Sunday, September 27, 2015

Promoting Classroom Engagement with Technology

I have recently discovered what has become one Edpuzzle, so I couldn't wait to share it with all of you!!
of my favorite go-to teaching tools EVER...

Edpuzzle is a website that allows users to customize videos from Youtube, Learnzillion, TedEd, National Geographic, Vimeo, and many more (videos for ALL subject areas).  You can even upload your own videos and then have the ability to crop, record audio, add comments, and my personal favorite, add questions for the kids to answer.  The best part of all--it's completely FREE!!! 

After you create your teacher account, you then can create the number of classes, based on however many you teach.  In my case, that's 5, so I created 5 classes.  Once you create a class, a class code is displayed, and this is what you give your students when they're creating their accounts, so that they can "join" the class.

How I'm currently implementing this in my class is by using the audio version of the book, Wonder, by RJ Palacio, which I found on Youtube.  The full audio is close to 8 hours, so I cropped it into sections.  For those of you who have read this amazing book, you know that it's written from different characters' perspectives.  For ex, the first section is from the main character, Auggie, the second is from Auggie's sister Via's perspective, and so on...  So I cropped the video so that my students can listen to a section at a time.  Once you crop the video, then you'll have the option to add audio of yourself, or add questions that you'd like your students to answer.  This is a great way to assess their understanding of the topic you're currently working on.  The questions can be multiple choice or short responses.  You can also insert links in your questions and comments.  For example, I wanted my students to be able to access the book online in addition to being able to listen to the audio, so I inserted a link to the book.  If you look at the picture that appears directly under the pic of my students using Edpuzzle, you can see the question and the link to the book (which is the blue text that says Wonder).  Where you see question marks below where the video is normally displayed, that means that's where questions will appear while students are listening to the audio.  Students can access the assignments from their laptops, phone, etc.  They can also watch the video as many times as they need to until they're comfortable enough to answer the question.  Not only is this great for regular ed students, but it's also a terrific way to differentiate for ESL and Special Ed, as well!

Another great feature is that it provides immediate feedback once students complete the assignment, particularly if your questions are multiple choice.  This is b/c you're able to choose which answer is correct when you're setting up the assignment (see example of what this looks like in picture).  If you're having students answer with short responses, then you'll have to grade it.  Because of this, I typically make the questions multiple choice.  This serves as a quick way to analyze data regarding whether students are actually paying attention and comprehending the material.  There are also tons of videos available where others have already created questions to go along w/ ALL subject areas.  So far, every time I've searched for a particular topic, I've had no trouble finding at least 20+ videos that are available and ready to go.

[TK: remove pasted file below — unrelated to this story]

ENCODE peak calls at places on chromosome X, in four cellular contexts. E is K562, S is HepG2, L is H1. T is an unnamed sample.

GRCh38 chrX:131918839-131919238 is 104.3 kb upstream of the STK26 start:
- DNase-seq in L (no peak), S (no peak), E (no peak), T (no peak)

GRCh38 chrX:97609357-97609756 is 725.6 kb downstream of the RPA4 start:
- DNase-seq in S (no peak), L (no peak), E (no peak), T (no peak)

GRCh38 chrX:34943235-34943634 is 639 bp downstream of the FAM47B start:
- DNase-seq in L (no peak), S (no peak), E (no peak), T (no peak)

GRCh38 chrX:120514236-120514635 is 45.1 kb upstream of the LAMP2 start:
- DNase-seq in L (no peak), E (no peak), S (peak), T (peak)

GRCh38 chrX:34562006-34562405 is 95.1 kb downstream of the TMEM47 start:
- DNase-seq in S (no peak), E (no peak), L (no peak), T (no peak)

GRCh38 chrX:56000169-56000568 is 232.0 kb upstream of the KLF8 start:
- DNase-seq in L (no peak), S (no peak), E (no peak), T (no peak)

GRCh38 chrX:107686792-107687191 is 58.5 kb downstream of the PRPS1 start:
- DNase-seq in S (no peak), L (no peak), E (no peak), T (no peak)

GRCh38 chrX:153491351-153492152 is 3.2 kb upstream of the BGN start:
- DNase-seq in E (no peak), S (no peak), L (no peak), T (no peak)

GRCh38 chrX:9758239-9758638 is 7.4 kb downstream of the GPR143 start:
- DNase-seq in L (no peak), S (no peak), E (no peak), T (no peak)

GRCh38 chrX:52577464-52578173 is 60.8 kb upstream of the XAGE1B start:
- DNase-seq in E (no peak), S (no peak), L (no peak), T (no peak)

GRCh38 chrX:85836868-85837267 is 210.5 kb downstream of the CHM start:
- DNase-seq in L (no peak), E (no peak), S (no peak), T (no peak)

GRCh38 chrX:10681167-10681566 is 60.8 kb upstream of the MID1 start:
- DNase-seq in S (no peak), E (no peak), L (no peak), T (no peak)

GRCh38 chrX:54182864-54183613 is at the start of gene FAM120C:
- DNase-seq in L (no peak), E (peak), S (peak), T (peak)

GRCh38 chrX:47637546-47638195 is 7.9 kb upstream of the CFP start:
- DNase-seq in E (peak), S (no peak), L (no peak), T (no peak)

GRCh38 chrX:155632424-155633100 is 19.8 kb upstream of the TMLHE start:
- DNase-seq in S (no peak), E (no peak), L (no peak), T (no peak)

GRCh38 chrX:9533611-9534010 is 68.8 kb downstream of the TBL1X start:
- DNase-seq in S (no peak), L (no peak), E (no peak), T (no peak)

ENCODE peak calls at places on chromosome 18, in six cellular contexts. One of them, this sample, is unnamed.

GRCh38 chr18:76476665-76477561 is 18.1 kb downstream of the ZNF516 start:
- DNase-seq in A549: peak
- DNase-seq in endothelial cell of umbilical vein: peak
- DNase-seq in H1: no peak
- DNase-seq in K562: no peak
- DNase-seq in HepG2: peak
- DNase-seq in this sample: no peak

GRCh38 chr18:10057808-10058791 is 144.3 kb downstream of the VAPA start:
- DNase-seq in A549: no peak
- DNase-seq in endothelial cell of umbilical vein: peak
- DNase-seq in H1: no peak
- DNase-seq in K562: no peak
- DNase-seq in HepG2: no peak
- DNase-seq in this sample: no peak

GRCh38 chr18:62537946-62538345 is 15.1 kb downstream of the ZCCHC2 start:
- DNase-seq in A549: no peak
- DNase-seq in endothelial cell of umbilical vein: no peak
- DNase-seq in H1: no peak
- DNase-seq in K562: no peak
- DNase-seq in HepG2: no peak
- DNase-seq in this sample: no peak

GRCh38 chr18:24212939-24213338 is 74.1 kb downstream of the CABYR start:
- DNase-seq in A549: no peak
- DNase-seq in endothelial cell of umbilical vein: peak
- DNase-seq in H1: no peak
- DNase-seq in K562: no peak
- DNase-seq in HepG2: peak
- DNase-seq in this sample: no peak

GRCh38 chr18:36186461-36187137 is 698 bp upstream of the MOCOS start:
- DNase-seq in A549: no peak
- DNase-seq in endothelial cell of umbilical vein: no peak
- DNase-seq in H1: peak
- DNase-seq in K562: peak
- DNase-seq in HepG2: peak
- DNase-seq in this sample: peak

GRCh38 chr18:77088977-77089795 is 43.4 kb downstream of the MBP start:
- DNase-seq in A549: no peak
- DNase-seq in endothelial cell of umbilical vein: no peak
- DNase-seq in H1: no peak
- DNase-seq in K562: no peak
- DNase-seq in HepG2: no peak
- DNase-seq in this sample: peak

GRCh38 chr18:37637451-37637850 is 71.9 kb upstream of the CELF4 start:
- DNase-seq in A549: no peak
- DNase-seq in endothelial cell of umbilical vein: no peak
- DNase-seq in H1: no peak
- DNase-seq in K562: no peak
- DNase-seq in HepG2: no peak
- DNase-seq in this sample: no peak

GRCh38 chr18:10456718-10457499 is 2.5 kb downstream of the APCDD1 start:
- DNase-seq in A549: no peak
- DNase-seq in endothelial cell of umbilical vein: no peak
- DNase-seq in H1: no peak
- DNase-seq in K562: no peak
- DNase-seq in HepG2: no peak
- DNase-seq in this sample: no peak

I hope you're able to find value in this amazing resource!  It's too good not to share, and I'd love to hear from those of you that try it!  Please let me know how you're using Edpuzzle or if you have any questions!

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Monday, September 14, 2015

Bell Ringers- Secondary Smorgasbord Blog Hop

This week I'm so excited to link up with the Secondary Smorgasbord to discuss how I get my students started at the beginning of each class.  This is the most important element of having a successful class, because it gets students in the right frame of mind- focused and ready to work. 

When students enter my room, they know that the FIRST thing they should do is grab their warm-up/grammar notebook and begin the warm-up for the day.  This is either already posted on the smart board, or it may be a series of different types of grammar and sentence editing that we have already glued into students' notebooks.  For example, on Monday, students glued 8 days’ worth or warm-ups into their notebooks (I typed up 8 days of different sentences they needed to correct, analogies to complete, etc.).  There are 4 days on one side of the paper, and 4 on the back.  This makes it SOOOO easy for both my students and I, because they already have the work and can get started right away, and I don't have to make copies daily. 

Depending on what part of speech or grammar skill we're working on, I will have my students work on that specific strategy using my Grammar Skills Task Cards following the warm-up.  This set addresses the following skills:

  • capitalization
  • commas
  • quotation marks
  • types of sentences
  • dependent/independent clauses
  • types of pronouns
  • action, linking, and helping verbs

I also wanted to make sure I hold my students accountable for completing the warm-up, so I decided to choose a group leader (or row leader, depending on how your class is set up) each week to check each group member's warm-up.  Each student can get up to 20 points for completing the warm-up, and then making the necessary corrections once we go over it together.  If they don't correct the mistakes, they only receive partial credit.  Then, on Fridays, I collect the charts and give them each a classwork grade.   You can access the chart for FREE here